In recognition of the support provided by our Friends we organise exclusive events during the year
Forthcoming events are detailed below. Friends can book places via The Friends Place.
Admission is by ticket only. For all events the museum opens at 18:30 with the talk starting at 19:15. There are light refreshments available on arrival. The events finish by 21:00.
30 November 2019: Victorian working-class women in the stereoscope
Talk by Denis Pellerin
The stereoscope was a ‘middle-class’ device found in the parlours of the Victorian bourgeoisie, both in Britain and in France. Unsurprisingly, most of the images made for this “magical instrument” were for a middle-class audience and catered to their tastes and aspirations. However, there exists a large number of stereoscopic pictures representing working-class women, mostly seamstresses, laundry girls, fish women, farm lasses and female servants. The reasons for choosing these subjects are as varied as the occupations illustrated.
Using 3D images from Dr. Brian May’s extensive collection, Denis will show how the Victorians evidently admired the strong, healthy-looking and independent fishwives; took a real interest in the working conditions of seamstresses; found laundresses titillating; had idyllic notions about life in the countryside; and were fascinated by their servants whom they often feared as much as they distrusted … or sometimes desired.
14 March 2020: History of the Wilts and Berks Canal: past, present and future
Talk by Martin Buckland
A short section of disused Wilts and Berks Canal is modelled in the Vale and includes an aqueduct and lock.
The canal opened in 1810 after 15 years of construction but had a chequered career until its legal closure in 1914. In 1977 restoration of the canal began in a few places and in 2004 full restoration of the entire 62 miles was decided upon.
The talk looks at the history of the canal, at restoration progress and proposals for the future of this major East to West canal link.
Martin Buckland has been interested in Industrial Archaeology from the age of 4 when watching Great Western trains at Iver. Nearly seven decades later he is involved with the Great Western Society at Didcot Railway Centre and with the restoration of the Wilts & Berks and other canals.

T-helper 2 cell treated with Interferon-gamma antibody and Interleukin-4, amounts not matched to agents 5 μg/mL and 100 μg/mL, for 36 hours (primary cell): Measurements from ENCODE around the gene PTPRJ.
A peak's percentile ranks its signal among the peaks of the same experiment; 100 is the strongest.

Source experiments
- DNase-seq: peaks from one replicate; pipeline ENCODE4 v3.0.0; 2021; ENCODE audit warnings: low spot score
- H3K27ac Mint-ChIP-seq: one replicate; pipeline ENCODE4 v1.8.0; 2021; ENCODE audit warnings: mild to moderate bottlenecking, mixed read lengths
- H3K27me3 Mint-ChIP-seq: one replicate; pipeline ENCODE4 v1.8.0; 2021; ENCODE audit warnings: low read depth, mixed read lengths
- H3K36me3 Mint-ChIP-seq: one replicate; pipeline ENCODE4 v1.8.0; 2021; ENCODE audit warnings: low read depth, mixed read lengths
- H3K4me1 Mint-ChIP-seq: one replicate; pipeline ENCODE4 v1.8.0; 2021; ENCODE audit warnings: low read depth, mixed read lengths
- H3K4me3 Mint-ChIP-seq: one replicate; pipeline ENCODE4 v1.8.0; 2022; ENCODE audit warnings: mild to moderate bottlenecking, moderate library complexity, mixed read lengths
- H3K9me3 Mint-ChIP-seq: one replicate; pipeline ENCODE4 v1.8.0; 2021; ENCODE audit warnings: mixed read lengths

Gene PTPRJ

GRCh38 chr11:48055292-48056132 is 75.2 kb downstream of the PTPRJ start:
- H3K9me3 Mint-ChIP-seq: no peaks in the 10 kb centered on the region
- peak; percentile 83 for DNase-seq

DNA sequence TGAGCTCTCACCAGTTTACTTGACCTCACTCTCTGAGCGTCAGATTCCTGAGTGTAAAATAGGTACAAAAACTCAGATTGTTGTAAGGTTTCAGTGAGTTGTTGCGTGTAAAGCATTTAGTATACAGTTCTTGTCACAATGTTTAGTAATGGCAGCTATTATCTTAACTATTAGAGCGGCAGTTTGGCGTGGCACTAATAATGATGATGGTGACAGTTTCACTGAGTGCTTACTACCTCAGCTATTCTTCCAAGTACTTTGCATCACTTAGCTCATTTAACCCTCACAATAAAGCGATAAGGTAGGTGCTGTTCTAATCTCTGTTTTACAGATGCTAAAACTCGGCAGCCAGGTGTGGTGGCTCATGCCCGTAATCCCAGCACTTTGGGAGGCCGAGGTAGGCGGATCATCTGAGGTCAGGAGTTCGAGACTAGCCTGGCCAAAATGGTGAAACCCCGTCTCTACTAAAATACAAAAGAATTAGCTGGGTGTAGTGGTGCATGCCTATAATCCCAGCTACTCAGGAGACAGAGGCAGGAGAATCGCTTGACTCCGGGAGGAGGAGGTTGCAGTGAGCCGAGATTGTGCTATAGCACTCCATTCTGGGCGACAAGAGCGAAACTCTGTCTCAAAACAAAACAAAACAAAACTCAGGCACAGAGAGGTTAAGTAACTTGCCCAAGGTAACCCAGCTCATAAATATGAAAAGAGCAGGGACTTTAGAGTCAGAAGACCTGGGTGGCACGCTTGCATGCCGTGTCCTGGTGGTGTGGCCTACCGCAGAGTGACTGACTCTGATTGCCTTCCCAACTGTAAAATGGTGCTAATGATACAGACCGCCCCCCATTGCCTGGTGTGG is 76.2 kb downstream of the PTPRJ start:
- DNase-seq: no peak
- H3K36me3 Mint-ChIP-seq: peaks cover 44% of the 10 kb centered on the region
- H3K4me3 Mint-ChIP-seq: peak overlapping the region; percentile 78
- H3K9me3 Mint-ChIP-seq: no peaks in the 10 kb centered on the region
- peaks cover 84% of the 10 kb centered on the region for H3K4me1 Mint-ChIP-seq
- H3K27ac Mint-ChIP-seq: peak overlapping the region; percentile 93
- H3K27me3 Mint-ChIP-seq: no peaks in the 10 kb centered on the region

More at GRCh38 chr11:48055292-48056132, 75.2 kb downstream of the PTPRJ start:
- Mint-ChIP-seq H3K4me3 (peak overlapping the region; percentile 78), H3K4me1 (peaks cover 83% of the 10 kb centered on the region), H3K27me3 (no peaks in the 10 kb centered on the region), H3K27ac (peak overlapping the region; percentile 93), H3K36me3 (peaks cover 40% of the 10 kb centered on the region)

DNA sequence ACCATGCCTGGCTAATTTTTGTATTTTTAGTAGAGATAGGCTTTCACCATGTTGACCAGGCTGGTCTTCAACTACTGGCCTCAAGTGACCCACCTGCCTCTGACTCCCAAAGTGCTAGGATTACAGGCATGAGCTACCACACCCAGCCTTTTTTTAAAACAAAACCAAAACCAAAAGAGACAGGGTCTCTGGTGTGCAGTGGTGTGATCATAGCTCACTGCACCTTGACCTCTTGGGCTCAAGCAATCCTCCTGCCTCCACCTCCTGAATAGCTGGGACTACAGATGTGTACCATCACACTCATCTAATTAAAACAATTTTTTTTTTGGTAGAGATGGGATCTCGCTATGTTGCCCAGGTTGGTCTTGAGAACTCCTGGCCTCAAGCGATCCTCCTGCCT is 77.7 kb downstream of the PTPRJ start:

30 May 2020: Inspirational Modelling: the role of Pendon in the creation of 'Faringdon'
Talk and demonstration by Stephen Williams and Rex Davidson
Stephen Williams will explore how Pendon can inspire, by relating how his experiences as a Pendon modeller directly shaped the construction of his iconic 4mm scale model of the former GWR branch station at Faringdon. He will illustrate how the Pendon approach to modelling provided not just a palette of techniques for representing real worlds in miniature, but more importantly, instilled a particular philosophy of model making, as a process, that proved fundamental to the creation of “Faringdon”.
Stephen has been a model maker since his early youth and has been a Pendon modeller for over forty years. In that time he has contributed widely to the project as an architectural, railway and landscape modeller. Amongst more than a dozen buildings that Stephen has modelled for the Vale Scene are Duck’s Stores and the Lyford almshouses, whilst his most recent scenic projects have encompassed the Church Group and, currently, the GWR station yard. He has authored a number of landmark books on modelling the GWR and edited “In Search of a Dream” - the biography of Roye England. He has also published more than 50 articles on railways and modelling.
3 October 2020: Road Transport in Oxfordshire 1820-2000
Talk by Frank Collingwood, Oxford Bus Museum
A review of trams, buses, cars and cycles in Oxfordshire based on the collections in the Oxford Bus Museum at Long Hanborough but also including historic transport photographs. The talk will consider the social changes brought about by technological improvements to vehicles. A talk to bring back memories and hopefully entertain!
Frank Collingwood is a trustee of The Oxford Bus Museum Trust Limited and the museum’s Hon. Treasurer. By profession he is Chartered Accountant but has always had an interest in buses and history.